While learning the foundational skills of PR is important, it is also important to learn about the industry’s diverse history. There are many prominent African-American pioneers in the PR profession and teaching students about those who came before them may be encouraging as they think about their own futures. These pioneers could be included in the curriculum. In celebration of Black History Month, here are a few of these pioneers:
- Moss Hyles Kendrix – Kendrix was born in 1917 in Atlanta, Georgia, graduated from Morehouse College and Howard University, and became a well-known publicity pitchman. He’s likely most known for being hired by Coca-Cola in 1948 to lead the company’s postwar advertising campaign to target African-American consumers since it wasn’t a popular beverage among them at that time.
- Barbara Harris – Born in 1930 in Philadelphia, Pennsylvania, Harris was the first woman who was appointed a bishop in the Anglican Communion. Before being ordained to the priesthood, she was Sun Oil Company’s head of PR in 1968. Prior to that, she worked at Joseph V. Baker Associates, the first black-owned public relations firm in the U.S. Harris eventually became president at the firm and was later elected president of the Philadelphia chapter of the Public Relations Society of America.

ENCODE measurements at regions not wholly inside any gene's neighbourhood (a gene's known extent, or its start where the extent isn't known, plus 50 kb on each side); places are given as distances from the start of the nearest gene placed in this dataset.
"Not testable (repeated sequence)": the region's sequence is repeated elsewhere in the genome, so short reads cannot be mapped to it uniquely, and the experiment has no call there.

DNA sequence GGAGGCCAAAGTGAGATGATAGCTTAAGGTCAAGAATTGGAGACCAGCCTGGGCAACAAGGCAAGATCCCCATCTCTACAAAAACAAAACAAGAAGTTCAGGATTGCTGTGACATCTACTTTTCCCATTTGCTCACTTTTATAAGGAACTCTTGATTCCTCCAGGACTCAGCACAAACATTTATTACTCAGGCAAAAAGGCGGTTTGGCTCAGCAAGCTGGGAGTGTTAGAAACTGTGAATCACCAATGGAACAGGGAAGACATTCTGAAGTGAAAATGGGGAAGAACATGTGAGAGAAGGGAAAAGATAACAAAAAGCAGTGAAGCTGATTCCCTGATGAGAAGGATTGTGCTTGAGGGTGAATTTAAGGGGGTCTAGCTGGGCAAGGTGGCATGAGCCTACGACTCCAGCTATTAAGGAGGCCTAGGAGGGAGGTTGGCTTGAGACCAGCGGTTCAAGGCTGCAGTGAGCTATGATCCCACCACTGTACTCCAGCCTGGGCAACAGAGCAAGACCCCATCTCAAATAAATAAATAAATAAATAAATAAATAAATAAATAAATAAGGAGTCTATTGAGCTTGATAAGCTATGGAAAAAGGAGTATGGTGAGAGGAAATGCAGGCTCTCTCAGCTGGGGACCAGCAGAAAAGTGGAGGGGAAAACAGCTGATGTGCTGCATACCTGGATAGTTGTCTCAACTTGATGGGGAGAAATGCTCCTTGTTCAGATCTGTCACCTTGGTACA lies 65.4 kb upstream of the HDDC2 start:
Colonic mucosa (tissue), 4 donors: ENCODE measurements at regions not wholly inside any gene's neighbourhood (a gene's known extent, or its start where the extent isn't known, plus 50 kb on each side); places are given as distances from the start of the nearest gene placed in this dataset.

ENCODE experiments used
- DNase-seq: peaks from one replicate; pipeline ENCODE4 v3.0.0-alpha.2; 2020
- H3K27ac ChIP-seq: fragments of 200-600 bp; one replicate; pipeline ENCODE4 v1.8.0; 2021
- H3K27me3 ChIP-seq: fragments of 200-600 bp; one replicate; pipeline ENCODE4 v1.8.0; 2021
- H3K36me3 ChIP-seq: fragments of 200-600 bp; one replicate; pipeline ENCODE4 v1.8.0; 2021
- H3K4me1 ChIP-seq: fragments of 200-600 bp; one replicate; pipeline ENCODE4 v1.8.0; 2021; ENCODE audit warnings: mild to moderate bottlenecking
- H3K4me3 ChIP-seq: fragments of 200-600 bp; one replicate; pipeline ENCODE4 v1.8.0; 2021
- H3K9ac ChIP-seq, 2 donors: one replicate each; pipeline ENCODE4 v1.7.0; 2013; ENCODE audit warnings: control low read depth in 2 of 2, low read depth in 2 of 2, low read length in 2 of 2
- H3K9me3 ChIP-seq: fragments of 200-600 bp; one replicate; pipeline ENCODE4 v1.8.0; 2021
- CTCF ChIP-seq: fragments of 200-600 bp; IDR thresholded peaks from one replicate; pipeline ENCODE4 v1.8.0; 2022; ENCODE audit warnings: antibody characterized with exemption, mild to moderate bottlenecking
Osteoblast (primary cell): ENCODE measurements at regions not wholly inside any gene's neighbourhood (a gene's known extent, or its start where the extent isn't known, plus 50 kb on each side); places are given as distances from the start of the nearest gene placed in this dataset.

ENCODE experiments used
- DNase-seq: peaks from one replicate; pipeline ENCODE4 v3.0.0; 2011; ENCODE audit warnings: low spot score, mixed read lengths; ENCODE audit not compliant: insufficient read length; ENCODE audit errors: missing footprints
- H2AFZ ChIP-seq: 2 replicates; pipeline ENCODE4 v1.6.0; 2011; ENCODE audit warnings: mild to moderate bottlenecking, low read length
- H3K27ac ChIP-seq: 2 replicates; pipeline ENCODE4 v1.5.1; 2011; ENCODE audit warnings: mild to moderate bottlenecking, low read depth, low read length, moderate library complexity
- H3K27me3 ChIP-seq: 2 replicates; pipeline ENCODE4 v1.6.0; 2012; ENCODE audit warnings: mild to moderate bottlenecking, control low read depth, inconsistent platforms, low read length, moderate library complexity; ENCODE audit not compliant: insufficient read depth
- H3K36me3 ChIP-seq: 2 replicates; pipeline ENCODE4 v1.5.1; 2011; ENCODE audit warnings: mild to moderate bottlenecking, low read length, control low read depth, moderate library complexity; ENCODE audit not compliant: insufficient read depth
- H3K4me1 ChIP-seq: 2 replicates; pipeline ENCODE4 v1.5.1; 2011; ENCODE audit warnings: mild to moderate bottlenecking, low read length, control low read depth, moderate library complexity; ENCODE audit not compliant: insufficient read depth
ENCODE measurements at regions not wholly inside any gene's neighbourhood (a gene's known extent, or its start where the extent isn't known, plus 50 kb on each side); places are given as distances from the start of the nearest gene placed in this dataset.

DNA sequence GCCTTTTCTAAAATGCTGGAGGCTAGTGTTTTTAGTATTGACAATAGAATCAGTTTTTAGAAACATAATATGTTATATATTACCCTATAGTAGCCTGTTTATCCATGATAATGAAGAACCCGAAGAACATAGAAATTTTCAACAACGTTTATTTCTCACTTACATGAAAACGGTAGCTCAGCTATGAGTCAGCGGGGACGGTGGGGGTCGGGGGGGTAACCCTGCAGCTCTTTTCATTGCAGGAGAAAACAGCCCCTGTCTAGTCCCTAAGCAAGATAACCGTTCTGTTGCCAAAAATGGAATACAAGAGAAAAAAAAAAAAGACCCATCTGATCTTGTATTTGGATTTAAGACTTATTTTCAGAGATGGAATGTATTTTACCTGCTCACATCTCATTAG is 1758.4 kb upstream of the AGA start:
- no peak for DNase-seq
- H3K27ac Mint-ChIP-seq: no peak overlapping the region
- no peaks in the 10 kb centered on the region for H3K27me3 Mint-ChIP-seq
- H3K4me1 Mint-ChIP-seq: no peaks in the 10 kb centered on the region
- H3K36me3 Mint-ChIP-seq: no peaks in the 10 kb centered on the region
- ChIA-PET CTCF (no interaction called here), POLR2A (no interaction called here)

- Patricia Tobin – Tobin started her career as a broadcaster opened her own PR firm. One of her most noted clients was Toyota Motor Corporation in 1987. Toyota hired Tobin to improve its image and brand among the African-American community. Some of her clients also included Spike Lee, Louis Gossett Jr., and Nestle USA to name a few. Many people viewed Tobin “as a queen of public relations, master of the fine art of networking, and guru of event planning, particularly among the city’s African Americans,” said the Los Angeles Time in Tobin’s obituary.
In Dallas, Thomas and I have set an initiative to engage with minority students in our area. We hope to encourage others to do the same and share in the responsibility of creating a more diverse and inclusive industry.
Cambria Jones is the Marketing Specialist at the Allen Convention and Visitors Bureau. She serves on the National PRSA Diversity & Inclusion committee and is the Diversity Chair for the PRSA Dallas chapter.
Thomas Bennett is the Public Affairs Manager at UT Southwestern Medical Center. He is the Diversity Co-Chair for the PRSA Dallas chapter.